Float Planes & Flying Boats: The U.S. Coast Guard and Early Naval Aviation. By Capt. Robert B. Workman, Jr. USCG (Ret.). Annapolis, Md.: Naval Institute Press, 2012. Photographs. Index. Appendices. Glossary. Notes. Bibliography. Pp. xx, 253. $27.95 ISBN: 978-1-61251107-8.
Captain Workman exhibits "frustration" (his word) with the lack of solid information regarding his Coast Guard aviation heritage and the concurrent development of naval aviation as a whole. He particularly emphasizes the close collaboration between services from the initial efforts in the second decade of the twentieth century to the years immediately preceding World War II. Using as a literary vehicle the professional biography of Coast Guard Aviator #1 and U.S. Navy Aviator #38, Commander Elmer F. Stone, Workman has remedied his frustration.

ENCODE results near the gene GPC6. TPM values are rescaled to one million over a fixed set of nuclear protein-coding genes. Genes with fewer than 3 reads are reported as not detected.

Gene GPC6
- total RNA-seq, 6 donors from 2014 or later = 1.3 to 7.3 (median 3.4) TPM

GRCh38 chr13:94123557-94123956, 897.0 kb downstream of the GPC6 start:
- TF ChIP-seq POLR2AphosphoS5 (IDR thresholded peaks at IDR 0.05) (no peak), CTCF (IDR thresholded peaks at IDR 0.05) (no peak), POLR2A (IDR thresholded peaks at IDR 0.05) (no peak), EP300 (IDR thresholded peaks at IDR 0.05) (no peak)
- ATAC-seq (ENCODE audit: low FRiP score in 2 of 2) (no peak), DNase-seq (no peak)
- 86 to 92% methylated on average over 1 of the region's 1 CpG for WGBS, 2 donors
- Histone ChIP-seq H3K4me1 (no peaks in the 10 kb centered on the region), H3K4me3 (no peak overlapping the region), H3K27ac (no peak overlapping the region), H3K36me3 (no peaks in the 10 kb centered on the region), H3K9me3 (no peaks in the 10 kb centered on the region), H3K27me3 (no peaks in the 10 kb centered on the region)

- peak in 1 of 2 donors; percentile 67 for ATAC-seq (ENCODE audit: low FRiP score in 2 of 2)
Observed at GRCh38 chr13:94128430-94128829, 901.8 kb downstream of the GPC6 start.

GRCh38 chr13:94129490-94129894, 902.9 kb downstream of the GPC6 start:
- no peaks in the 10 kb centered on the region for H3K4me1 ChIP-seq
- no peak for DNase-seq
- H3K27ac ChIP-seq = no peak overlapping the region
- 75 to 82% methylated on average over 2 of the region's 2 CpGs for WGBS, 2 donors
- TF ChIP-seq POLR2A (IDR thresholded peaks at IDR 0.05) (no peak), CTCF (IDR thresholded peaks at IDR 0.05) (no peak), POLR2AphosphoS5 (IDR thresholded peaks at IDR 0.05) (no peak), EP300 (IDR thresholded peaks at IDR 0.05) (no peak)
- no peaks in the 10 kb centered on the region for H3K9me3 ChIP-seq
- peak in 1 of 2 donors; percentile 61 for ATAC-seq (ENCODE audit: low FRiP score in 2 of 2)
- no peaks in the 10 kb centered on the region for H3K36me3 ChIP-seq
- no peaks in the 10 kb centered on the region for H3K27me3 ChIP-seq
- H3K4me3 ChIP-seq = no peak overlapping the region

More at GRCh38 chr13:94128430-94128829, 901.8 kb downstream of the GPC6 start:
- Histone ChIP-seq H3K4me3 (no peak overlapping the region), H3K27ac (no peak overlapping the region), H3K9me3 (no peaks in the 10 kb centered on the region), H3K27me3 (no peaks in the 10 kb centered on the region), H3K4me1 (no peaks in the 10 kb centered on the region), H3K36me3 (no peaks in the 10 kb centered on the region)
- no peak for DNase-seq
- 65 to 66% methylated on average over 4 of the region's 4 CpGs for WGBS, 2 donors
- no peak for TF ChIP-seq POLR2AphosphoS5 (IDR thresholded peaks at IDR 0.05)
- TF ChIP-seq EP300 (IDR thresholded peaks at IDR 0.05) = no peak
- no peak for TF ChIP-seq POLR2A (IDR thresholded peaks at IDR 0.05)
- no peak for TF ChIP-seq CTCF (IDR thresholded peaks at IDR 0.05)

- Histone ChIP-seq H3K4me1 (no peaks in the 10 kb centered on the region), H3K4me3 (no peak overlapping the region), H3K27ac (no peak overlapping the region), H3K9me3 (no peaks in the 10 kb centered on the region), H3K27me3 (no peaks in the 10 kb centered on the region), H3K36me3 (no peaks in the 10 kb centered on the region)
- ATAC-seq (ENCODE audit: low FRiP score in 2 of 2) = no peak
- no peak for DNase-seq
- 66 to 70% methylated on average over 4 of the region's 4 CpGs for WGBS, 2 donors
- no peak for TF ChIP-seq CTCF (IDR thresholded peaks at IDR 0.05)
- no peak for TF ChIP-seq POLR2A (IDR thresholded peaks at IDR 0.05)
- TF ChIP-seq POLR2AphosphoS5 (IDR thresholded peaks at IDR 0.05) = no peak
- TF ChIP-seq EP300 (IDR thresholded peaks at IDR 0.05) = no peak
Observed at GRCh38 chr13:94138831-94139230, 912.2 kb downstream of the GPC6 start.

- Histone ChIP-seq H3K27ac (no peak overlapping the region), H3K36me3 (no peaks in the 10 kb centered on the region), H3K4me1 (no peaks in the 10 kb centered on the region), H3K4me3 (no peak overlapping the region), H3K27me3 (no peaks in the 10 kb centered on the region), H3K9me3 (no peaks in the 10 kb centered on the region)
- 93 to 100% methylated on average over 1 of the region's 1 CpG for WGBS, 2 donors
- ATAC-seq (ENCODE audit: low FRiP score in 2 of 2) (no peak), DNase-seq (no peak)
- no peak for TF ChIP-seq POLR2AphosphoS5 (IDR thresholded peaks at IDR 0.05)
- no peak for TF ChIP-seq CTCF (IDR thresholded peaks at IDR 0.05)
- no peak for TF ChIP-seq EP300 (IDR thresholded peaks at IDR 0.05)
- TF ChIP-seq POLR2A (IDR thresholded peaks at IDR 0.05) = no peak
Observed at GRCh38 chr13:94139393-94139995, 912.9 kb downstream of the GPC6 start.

Quite honestly, I was unaware of the close collaboration and frequent cross-pollination of ideas between the naval services--Coast Guard, Navy, and Marine Corps--when it came to aviation, its development, and its implementation. Workman has done an excellent job of righting that shortcoming in aviation literature. He describes many examples such as the Navy loaning aircraft to the Coast Guard; the training of over 500 Naval aviators at NAS Key West during World War I under a Coast Guard commanding officer; and assignment of Coast Guard officers to Navy engineering projects, operational commands, and training centers.
Slightly more than the first half of the story covers the period from 1898 through the first transatlantic flight by the NC-4. Workman covers Stone as he and a host of early aviation greats, such as Chambers, Towers, Byrd, Mitscher, Rickenbacker, and others who...